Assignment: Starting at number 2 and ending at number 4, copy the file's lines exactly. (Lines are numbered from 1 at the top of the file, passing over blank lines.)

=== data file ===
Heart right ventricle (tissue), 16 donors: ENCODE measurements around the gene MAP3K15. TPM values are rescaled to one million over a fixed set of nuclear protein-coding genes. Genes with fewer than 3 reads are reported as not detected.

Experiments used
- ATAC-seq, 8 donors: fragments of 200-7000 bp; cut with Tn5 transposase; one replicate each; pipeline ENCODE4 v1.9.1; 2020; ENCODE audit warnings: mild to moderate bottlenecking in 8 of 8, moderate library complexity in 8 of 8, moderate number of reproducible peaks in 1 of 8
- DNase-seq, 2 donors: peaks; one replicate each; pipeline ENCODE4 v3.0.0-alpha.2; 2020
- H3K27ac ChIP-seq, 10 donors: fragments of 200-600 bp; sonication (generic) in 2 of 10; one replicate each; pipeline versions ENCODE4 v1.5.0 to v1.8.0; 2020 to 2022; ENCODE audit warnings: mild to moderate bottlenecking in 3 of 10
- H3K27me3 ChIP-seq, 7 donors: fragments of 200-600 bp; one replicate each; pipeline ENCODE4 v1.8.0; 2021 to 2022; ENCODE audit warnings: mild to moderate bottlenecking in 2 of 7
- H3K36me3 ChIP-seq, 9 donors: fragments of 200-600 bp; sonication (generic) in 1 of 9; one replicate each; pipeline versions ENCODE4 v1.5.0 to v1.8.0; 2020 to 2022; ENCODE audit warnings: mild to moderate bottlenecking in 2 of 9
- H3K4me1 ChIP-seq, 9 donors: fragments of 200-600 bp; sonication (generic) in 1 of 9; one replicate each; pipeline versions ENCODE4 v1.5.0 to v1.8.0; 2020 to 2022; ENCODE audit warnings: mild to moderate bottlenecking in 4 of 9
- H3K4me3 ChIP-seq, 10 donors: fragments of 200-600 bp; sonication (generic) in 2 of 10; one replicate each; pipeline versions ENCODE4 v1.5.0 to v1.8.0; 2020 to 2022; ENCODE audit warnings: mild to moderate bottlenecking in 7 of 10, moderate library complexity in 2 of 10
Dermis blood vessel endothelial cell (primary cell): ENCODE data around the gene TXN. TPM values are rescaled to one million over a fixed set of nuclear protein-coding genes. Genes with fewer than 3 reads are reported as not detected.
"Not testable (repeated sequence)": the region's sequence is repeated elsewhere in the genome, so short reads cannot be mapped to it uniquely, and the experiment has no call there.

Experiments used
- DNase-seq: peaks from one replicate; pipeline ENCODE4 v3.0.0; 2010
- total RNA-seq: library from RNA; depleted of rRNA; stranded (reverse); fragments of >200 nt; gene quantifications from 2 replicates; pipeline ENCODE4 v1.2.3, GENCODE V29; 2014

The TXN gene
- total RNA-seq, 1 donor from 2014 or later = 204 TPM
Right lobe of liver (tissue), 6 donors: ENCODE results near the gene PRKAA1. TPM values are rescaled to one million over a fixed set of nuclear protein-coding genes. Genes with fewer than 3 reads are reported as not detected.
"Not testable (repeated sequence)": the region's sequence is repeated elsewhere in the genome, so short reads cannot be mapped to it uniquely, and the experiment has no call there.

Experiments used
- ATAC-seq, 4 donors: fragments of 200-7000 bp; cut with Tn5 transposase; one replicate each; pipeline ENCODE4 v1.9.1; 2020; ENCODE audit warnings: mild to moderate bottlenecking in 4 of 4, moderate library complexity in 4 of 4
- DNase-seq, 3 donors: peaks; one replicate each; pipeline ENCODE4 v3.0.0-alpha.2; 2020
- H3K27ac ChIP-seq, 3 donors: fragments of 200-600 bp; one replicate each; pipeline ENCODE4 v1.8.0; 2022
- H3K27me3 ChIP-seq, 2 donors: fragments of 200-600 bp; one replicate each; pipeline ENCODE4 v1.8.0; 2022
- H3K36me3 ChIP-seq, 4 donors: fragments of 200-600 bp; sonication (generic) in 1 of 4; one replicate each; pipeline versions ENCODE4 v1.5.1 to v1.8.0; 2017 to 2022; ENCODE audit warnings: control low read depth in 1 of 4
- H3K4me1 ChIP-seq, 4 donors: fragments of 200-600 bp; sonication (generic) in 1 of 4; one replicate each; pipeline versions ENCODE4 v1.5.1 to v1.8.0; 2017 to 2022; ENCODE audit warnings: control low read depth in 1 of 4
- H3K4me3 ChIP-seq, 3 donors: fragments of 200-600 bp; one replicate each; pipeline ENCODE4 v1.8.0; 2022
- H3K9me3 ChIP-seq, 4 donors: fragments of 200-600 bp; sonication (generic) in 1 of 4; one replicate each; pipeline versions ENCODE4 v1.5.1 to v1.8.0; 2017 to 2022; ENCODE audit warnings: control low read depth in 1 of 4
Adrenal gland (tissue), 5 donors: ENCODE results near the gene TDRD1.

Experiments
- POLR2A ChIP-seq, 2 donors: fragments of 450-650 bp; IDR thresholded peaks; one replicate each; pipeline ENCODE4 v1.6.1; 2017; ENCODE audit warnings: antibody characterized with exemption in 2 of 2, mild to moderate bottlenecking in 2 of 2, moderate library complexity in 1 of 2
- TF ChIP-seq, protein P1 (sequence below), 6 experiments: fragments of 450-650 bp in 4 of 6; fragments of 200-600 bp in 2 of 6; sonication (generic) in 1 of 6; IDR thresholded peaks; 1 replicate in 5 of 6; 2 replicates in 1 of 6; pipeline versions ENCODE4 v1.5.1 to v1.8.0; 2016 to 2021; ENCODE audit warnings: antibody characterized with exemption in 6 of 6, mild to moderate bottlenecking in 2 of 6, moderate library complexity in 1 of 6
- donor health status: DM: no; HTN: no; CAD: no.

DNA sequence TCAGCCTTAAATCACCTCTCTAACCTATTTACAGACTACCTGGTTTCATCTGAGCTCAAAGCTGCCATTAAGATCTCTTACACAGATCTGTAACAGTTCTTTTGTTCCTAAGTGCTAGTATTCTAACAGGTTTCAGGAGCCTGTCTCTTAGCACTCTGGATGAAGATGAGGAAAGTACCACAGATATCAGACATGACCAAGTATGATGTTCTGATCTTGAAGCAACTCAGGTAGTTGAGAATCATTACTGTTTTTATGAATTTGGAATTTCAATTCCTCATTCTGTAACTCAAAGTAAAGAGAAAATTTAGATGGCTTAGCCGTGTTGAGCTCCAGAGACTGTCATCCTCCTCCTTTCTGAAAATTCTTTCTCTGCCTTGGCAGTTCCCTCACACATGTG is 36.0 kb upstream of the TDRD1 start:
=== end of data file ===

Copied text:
Experiments used
- ATAC-seq, 8 donors: fragments of 200-7000 bp; cut with Tn5 transposase; one replicate each; pipeline ENCODE4 v1.9.1; 2020; ENCODE audit warnings: mild to moderate bottlenecking in 8 of 8, moderate library complexity in 8 of 8, moderate number of reproducible peaks in 1 of 8
- DNase-seq, 2 donors: peaks; one replicate each; pipeline ENCODE4 v3.0.0-alpha.2; 2020